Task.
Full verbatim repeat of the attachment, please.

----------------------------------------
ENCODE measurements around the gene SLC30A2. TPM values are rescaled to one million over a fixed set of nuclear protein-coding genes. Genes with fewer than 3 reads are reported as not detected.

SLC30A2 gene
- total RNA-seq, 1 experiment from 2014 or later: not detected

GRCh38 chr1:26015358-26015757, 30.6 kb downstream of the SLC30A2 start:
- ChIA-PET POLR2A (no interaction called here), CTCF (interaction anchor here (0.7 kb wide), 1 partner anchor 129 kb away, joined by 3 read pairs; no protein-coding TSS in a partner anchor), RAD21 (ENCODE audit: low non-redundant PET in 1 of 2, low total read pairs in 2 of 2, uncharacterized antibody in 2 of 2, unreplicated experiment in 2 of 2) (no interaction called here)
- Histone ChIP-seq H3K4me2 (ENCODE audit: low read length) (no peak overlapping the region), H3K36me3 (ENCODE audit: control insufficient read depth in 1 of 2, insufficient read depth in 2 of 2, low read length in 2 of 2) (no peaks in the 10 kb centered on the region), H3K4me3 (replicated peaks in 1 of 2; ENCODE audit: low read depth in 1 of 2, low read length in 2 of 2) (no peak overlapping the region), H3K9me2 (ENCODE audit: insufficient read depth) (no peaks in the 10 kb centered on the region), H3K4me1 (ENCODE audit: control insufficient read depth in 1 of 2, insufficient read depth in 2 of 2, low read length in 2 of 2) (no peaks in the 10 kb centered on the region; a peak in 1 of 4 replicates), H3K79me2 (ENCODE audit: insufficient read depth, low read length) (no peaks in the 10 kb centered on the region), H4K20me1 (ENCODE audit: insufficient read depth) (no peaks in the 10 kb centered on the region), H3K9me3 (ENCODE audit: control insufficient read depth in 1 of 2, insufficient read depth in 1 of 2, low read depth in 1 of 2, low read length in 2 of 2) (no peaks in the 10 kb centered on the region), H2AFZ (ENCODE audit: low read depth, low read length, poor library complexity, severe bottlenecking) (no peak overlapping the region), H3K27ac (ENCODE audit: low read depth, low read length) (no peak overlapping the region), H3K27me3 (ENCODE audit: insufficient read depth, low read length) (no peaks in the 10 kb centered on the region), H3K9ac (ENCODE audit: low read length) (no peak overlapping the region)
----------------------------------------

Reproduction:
ENCODE measurements around the gene SLC30A2. TPM values are rescaled to one million over a fixed set of nuclear protein-coding genes. Genes with fewer than 3 reads are reported as not detected.

SLC30A2 gene
- total RNA-seq, 1 experiment from 2014 or later: not detected

GRCh38 chr1:26015358-26015757, 30.6 kb downstream of the SLC30A2 start:
- ChIA-PET POLR2A (no interaction called here), CTCF (interaction anchor here (0.7 kb wide), 1 partner anchor 129 kb away, joined by 3 read pairs; no protein-coding TSS in a partner anchor), RAD21 (ENCODE audit: low non-redundant PET in 1 of 2, low total read pairs in 2 of 2, uncharacterized antibody in 2 of 2, unreplicated experiment in 2 of 2) (no interaction called here)
- Histone ChIP-seq H3K4me2 (ENCODE audit: low read length) (no peak overlapping the region), H3K36me3 (ENCODE audit: control insufficient read depth in 1 of 2, insufficient read depth in 2 of 2, low read length in 2 of 2) (no peaks in the 10 kb centered on the region), H3K4me3 (replicated peaks in 1 of 2; ENCODE audit: low read depth in 1 of 2, low read length in 2 of 2) (no peak overlapping the region), H3K9me2 (ENCODE audit: insufficient read depth) (no peaks in the 10 kb centered on the region), H3K4me1 (ENCODE audit: control insufficient read depth in 1 of 2, insufficient read depth in 2 of 2, low read length in 2 of 2) (no peaks in the 10 kb centered on the region; a peak in 1 of 4 replicates), H3K79me2 (ENCODE audit: insufficient read depth, low read length) (no peaks in the 10 kb centered on the region), H4K20me1 (ENCODE audit: insufficient read depth) (no peaks in the 10 kb centered on the region), H3K9me3 (ENCODE audit: control insufficient read depth in 1 of 2, insufficient read depth in 1 of 2, low read depth in 1 of 2, low read length in 2 of 2) (no peaks in the 10 kb centered on the region), H2AFZ (ENCODE audit: low read depth, low read length, poor library complexity, severe bottlenecking) (no peak overlapping the region), H3K27ac (ENCODE audit: low read depth, low read length) (no peak overlapping the region), H3K27me3 (ENCODE audit: insufficient read depth, low read length) (no peaks in the 10 kb centered on the region), H3K9ac (ENCODE audit: low read length) (no peak overlapping the region)